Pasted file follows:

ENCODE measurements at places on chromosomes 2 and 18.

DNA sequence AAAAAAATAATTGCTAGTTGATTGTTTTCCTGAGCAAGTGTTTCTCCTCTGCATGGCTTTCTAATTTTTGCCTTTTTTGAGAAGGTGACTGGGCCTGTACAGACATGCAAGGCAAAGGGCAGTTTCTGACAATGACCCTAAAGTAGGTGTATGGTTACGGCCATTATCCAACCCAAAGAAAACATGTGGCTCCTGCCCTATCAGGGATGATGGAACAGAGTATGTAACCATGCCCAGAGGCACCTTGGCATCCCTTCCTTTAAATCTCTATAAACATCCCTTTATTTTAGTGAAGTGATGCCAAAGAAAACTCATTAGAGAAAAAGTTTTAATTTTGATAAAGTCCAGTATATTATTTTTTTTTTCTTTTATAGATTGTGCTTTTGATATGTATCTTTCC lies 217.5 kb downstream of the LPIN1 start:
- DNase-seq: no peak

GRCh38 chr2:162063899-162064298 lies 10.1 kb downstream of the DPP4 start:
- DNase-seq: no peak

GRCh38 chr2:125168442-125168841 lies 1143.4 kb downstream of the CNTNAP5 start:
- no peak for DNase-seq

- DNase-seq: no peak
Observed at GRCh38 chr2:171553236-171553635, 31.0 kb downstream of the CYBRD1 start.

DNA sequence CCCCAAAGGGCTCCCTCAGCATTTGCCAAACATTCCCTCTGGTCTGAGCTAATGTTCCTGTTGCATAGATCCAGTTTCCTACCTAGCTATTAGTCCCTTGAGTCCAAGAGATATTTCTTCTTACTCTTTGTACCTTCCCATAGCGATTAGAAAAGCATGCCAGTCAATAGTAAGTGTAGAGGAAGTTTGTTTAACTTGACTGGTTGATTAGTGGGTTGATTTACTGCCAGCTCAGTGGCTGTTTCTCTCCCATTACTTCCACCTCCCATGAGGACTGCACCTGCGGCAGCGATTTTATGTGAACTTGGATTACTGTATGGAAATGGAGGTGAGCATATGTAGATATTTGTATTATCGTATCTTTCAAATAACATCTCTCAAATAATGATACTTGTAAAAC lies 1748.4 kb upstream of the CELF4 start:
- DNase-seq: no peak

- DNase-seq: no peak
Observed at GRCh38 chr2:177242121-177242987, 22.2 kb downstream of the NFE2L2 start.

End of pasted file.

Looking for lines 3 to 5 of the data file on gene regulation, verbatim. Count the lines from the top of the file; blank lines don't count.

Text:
- DNase-seq: no peak

GRCh38 chr2:162063899-162064298 lies 10.1 kb downstream of the DPP4 start:
- DNase-seq: no peak